Originally published December 2014
Any friendship worth its salt is going to have its ups and downs.
Such is the case with Amy and Bev, in Emily Gould’s book, “Friendship.” The tale of two 20-somethings now becoming 30-somethings, not married, and with flatlining careers in NYC, Gould crafts a lovely yarn that reads light but isn’t without depth. In fact, it tackles some of the heavier stuff not often included in friendship rom-coms—when the relationship goes south, in a disastrous way.
In fact, what comes to mind is “Bridesmaids,” a wonderful movie about what can go wrong in a friendship (to the point of being uncomfortable to watch)—and if there is a way back into the friendship after lines are crossed.
The book starts off with the ball in Amy’s court—decent, artsy boyfriend, a steady job and cool digs. Meanwhile, Bev is living paycheck to paycheck on temp work, still mourning the end of the relationship she thought was “it.” But fortunes often change, and in this case, after 250+ pages, Bev appears to be moving forward with her life as Amy is flaming out.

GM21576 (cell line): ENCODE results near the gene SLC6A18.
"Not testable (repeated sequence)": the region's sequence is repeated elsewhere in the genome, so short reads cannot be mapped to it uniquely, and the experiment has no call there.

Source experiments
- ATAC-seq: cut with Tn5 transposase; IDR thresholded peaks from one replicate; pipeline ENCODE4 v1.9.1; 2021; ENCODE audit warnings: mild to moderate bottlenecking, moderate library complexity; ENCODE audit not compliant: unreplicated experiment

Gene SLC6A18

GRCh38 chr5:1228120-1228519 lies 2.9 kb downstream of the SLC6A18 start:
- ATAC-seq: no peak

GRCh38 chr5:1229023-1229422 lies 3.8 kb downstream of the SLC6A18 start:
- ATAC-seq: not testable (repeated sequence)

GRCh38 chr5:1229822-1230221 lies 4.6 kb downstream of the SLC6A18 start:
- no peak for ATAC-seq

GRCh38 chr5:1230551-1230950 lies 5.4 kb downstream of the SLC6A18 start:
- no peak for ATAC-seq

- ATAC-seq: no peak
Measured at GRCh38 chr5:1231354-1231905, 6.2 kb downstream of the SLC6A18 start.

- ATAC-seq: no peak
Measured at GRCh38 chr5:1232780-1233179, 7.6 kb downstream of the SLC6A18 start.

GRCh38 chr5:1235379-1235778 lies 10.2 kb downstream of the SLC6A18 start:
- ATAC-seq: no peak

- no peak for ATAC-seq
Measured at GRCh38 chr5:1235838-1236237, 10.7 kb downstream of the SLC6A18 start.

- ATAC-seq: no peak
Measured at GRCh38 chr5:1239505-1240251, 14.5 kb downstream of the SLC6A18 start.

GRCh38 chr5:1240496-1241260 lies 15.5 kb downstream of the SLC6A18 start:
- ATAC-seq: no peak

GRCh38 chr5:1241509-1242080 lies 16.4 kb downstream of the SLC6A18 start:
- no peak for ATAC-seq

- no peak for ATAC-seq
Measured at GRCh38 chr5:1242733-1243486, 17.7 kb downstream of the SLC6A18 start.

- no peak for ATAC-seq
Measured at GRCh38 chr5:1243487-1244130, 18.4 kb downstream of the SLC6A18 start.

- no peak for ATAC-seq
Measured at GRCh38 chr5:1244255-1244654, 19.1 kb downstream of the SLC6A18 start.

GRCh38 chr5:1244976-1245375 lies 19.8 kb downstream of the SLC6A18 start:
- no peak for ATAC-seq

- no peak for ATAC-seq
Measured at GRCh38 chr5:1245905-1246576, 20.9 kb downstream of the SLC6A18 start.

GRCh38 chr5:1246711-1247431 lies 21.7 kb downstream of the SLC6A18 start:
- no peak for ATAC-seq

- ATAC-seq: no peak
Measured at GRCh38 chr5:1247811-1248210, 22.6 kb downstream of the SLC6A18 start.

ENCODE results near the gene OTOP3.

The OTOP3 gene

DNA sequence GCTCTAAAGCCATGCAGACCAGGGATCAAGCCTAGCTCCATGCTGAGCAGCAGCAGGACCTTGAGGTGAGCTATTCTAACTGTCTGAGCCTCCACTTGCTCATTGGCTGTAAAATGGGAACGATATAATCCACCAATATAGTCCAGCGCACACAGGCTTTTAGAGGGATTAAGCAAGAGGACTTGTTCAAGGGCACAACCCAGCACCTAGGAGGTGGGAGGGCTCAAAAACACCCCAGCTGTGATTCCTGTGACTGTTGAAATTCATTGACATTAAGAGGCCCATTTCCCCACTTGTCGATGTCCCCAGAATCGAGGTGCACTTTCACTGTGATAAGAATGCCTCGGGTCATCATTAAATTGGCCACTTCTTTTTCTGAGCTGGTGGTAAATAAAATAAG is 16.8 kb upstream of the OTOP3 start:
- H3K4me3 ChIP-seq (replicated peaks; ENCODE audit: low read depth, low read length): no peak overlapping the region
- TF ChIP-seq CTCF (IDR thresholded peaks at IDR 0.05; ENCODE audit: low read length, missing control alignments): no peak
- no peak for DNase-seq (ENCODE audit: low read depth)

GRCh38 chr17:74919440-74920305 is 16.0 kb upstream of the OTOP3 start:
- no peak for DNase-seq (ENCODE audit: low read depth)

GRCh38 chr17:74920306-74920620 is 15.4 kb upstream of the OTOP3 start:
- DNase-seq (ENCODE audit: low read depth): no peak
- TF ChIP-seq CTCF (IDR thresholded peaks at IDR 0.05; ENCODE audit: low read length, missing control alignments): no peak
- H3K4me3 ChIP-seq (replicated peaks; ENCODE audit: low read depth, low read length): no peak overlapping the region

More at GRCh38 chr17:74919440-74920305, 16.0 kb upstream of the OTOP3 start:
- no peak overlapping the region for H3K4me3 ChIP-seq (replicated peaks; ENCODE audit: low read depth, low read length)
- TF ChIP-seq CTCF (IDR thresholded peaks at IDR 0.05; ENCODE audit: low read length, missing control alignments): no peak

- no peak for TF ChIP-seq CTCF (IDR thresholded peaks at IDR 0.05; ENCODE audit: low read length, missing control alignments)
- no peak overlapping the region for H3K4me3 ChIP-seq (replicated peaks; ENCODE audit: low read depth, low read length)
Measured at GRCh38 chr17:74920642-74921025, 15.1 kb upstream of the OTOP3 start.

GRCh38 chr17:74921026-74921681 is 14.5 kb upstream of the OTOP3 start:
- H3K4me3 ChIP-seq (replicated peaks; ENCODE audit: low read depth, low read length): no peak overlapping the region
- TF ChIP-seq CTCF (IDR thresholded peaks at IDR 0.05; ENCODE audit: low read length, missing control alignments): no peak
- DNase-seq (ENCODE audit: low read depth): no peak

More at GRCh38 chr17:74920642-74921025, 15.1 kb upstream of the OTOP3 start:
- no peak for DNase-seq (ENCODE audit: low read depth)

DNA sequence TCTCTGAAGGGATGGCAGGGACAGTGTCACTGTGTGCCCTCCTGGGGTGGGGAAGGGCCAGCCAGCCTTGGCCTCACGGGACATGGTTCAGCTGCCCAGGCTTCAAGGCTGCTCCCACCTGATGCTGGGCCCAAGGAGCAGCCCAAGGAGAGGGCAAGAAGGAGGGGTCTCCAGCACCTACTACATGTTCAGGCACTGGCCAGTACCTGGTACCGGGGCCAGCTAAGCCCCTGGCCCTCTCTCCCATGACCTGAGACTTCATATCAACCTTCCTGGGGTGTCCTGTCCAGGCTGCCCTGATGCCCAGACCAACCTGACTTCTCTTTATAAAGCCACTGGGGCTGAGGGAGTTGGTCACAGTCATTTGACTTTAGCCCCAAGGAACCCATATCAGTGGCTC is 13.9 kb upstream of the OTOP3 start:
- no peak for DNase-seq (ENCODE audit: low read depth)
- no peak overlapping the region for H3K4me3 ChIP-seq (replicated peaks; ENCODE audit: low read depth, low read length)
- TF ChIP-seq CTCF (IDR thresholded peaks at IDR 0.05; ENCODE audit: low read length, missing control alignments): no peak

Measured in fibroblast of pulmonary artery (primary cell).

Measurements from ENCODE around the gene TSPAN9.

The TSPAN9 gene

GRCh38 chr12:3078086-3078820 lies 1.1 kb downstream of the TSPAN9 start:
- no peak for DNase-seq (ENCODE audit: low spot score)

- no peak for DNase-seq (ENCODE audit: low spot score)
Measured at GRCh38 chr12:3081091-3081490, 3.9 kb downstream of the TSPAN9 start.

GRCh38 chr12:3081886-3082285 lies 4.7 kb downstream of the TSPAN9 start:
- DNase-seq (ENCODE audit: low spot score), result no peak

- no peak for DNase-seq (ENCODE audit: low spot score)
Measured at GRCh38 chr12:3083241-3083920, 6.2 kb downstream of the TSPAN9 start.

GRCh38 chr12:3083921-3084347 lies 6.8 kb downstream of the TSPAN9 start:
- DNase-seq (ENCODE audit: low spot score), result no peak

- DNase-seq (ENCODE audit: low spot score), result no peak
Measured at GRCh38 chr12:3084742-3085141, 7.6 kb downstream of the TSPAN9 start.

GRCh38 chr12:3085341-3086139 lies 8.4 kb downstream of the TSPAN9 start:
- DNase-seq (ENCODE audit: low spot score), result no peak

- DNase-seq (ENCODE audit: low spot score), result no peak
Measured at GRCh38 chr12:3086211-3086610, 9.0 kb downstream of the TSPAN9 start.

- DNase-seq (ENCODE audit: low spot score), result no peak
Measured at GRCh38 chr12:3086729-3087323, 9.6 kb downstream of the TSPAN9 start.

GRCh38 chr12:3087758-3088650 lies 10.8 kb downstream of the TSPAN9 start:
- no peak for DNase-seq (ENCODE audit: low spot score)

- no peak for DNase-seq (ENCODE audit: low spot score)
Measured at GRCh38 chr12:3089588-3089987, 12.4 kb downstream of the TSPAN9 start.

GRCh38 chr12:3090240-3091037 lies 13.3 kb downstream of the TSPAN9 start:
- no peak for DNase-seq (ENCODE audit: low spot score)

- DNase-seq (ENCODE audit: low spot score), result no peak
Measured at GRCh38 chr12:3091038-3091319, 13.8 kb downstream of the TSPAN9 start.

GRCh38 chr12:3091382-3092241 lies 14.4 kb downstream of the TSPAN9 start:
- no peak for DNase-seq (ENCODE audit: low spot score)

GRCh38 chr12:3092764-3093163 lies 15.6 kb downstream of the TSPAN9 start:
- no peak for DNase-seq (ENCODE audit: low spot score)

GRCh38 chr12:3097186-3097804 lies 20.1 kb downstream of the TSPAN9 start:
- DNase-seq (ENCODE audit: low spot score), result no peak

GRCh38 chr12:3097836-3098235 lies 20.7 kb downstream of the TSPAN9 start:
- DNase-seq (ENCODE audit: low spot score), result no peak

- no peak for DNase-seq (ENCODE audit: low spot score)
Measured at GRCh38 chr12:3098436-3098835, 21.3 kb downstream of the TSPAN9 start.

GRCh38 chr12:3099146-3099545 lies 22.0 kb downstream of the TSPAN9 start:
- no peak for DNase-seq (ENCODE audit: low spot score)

It would be interesting to know what others think of Amy and Bev, as while the book starts out setting up Bev as the needier of the two women, it’s Amy that has the Kristen Wiig-bridal shower-meltdown moment. And while a single night of reckless behavior alters Bev’s life forever, Amy pulls a few stunts that could leave readers’ jaws dropping. (Although, to be honest, I have to give it to her on the job front. I’ve been where she’s been, and the level of “WTF?!?” she was dealing with makes it completely understandable when she walks out.)
I’m not sure if the conflict feels completely resolved at the end of the book, but that’s fairly realistic, isn’t it? Have you ever lost a good friend? A best friend? And then, after a connection is re-established, it really is never the same? Maybe the point is to recognize that you can’t go back, but you can move forward. And even if the relationship isn’t what it was, it’s still valuable. And special. And worth it.